The 6 Habits of Well-Traveled People

by STEVE BLOOM

'Too Many People', United States, New York, New York City, Times Square

“How do you get to travel so much?”

“Why is it that you always seem to be traveling somewhere?”

I’m asked questions like these on a regular basis. It’s rather surprising too since I really don’t feel like I travel all that often. I travel roughly three to four times a year, but there are people out there that travel way more than that.  But if you consider that the people who ask me these questions travel maybe once every couple of years, I can see why they’d think I travel a lot.

After some self-reflection I’ve realized that I have different habits from those who don’t see much of the world.  These habits have helped build a lifestyle where travel becomes a big part of my life.  What is more, I’ve noticed these same habits in other regular travelers.

I’ve narrowed them down to six habits that seem to work best for those who see a large portion of the world.  Those habits are:

1. Save and spend money wisely

Look at how expensive it is to travel.  You have to spend money on plane tickets, somewhere to stay and food to eat.  Add to that any additional costs for entertainment and various other expenses and the tally goes up even more.

People who travel more know this.  They know that if you want to travel more you have to pick and choose what you spend your money on.  Are you going to spend the majority of your money on a large TV and fancy car or that awesome trip to the pyramids?

Simply put, good savers make good travelers.  If you’re willing to give up a little bit of spending power while you’re at home, you can find more money later when you want to travel the world.

2. Becoming familiar with frequent flyer programs

It’s no surprise that one of the most expensive items for traveling is the plane ticket.  So getting a plane ticking for nothing or perhaps a few dollars would be a great way to get you traveling more.  That’s what frequent flyer miles can do for you and if you’re not racking up those miles right now, you could be losing out on some travel opportunities.

When you buy a ticket through your airline, you should have the opportunity to get miles on the flight.  You can also get many miles through credit card applications (just make sure you pay it off every month) or special deals like signing up for a new Netflix account.  Eventually all those miles add up and you can get a flight for practically nothing.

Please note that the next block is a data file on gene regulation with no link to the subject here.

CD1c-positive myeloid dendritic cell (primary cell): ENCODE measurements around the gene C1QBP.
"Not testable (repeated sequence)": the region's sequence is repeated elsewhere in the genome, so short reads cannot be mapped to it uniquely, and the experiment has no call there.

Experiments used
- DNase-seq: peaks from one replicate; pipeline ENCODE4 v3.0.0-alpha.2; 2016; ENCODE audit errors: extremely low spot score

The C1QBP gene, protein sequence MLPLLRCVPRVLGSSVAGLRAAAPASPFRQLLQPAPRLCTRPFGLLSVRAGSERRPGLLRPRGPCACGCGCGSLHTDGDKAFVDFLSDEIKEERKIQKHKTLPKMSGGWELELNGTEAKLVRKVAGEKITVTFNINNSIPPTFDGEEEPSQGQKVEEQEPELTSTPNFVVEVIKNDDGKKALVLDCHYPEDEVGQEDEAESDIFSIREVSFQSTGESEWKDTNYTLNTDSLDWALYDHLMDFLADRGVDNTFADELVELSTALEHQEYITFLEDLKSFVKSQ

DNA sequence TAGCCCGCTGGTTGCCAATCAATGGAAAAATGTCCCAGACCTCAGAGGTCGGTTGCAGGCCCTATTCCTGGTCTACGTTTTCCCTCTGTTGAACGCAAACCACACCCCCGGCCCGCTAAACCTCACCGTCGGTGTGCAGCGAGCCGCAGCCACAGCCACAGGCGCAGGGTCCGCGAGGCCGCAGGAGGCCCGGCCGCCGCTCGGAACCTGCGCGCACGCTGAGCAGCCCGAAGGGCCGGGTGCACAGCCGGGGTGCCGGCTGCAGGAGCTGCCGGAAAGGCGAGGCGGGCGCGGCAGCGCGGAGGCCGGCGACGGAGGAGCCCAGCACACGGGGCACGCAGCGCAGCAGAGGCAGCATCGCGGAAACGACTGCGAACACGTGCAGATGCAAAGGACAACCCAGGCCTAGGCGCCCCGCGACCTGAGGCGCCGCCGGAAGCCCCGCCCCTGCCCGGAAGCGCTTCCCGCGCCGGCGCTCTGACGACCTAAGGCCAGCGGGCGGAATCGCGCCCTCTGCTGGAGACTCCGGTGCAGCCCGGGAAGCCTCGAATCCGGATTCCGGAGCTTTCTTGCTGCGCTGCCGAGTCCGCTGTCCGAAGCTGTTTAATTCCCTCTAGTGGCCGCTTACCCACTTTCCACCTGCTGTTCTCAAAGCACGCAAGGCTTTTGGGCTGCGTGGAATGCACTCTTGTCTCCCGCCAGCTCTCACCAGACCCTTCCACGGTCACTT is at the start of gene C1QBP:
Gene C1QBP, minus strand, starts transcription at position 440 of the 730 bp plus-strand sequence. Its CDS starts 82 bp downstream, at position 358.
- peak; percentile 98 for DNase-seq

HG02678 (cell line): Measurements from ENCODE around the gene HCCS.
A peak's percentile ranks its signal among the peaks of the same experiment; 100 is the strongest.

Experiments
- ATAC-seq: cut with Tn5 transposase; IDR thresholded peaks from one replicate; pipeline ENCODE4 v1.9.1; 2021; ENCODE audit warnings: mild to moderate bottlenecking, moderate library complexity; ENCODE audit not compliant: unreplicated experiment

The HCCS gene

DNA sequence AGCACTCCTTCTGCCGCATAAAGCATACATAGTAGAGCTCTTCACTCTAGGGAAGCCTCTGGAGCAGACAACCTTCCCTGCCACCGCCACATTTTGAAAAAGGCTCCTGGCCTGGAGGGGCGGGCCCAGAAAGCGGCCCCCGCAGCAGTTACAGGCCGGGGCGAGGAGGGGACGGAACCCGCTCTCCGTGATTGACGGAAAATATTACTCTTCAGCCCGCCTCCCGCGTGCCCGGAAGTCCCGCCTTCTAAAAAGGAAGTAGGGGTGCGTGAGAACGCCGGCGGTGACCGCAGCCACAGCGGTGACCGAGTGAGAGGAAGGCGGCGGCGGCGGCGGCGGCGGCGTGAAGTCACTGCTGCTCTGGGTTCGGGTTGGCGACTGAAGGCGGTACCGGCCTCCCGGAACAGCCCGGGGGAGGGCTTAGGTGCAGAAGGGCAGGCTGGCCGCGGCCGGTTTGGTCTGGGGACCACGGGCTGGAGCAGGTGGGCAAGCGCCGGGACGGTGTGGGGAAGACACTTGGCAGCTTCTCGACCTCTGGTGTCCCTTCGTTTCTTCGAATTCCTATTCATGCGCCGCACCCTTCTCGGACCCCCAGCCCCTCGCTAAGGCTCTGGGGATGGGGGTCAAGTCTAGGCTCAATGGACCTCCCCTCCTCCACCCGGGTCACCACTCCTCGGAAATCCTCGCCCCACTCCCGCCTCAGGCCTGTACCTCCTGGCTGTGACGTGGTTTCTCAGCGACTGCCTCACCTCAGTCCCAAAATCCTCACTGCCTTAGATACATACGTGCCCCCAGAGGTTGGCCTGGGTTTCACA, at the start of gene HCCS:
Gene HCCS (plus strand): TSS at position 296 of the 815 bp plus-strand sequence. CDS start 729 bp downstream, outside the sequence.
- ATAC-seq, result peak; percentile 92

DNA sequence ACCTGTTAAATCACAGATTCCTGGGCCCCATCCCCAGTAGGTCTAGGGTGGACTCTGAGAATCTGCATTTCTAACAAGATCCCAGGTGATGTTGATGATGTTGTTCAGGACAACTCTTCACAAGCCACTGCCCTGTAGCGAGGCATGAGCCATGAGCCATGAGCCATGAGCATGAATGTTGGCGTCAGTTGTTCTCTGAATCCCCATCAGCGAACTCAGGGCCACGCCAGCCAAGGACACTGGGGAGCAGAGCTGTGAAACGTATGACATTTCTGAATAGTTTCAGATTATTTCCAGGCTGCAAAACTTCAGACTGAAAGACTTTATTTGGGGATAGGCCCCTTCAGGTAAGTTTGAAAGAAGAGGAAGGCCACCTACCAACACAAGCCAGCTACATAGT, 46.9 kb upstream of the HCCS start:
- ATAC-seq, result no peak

3. Use weekends and holidays

You don’t always need to take time off work to travel.  You can use weekends and holidays to take a short trip too.  This works especially well for cities nearby that don’t take long to see.

In the past few years, I’ve used weekends to see places like San Antonio, Texas and Washington D.C.  I didn’t have to take any time off and I got to see each city really well.  It’s a great method to use when you’re in between big trips and you want to satisfy your travel bug.

4. Make travel a priority

Traveling is important for those who travel a lot.  They’ve made it a big priority and because of this importance, they go out of their way to fit travel as much as possible into their life.  Because of this importance, well-traveled people look for ways to travel and find new opportunities to see the world.

They also think about travel a lot too.  In fact, I think about it almost every single day.  It’s not just a once-a-year thing to me, it’s an everyday thing.  I read about it, watch videos on it and think about all the places I want to see and what I’ll do when I’m there.  Just thinking about it right now is making me want to hop on a plane and go somewhere.

5. Think beyond two weeks

If you look hard enough, you can find opportunities to travel for longer than the two week standard in the US.  I’ve managed to travel for long periods of time twice before and I’ll be living abroad for six weeks in Morocco in just a few months.

It’s a simple idea: travel more by extending the time you devote to traveling.  Get into the habit of looking for those opportunities to travel longer than two weeks.  If you’re in college, find out if there is a study abroad program or apply to join the Peace Corps.  If you’re working, ask your employers if you can take a sabbatical or leave of absence.  It’s worked for me in the past.

6. Finding the right jobs for travel

Some jobs are just going to be more accepting of travel than others.  I’ve had employers in the past let me take off several long periods of time to travel and a few others who would only let me take off two weeks a year and that’s it.  Those who like to travel would do well to find one that is generous in time off to their employees.

One thing many well-traveled people do is become self-employed or own their own business.  This can give you a better position to let yourself travel whenever you want.  I knew an owner of a business who took off a month to travel through Norway while at the same time only allowing his employees two weeks a year.

Many jobs such as working in a hospital or as a teacher offer longer periods of time off each year.  Other jobs like travel nursing include travel in the job description.  Some people prefer to work entirely online so they can do their job from anywhere in the world.

Do you have any travel habits that get you to see more of the world?  Share them in the comments below so we can all travel more.
photo credit: WanderingtheWorld

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Comments

  1. I cannot agree more with #1. When I told my friend about my upcoming trips she’s asked how I afford it. And I go, well you just spent several thousand dollars upgrading your bathroom. And I live in a place the size of a box, but I’m going on a trip this year.

    Another thing I found that is helpful in getting to travel more is having friends that travel. You’re more likely to get calls like, “Hey we’re planning on going to Korea in December and staying with so and so’s family. You in?”. Then you can also get travel tips for places your friends have visited. That has saved me a lot of time and money in the past.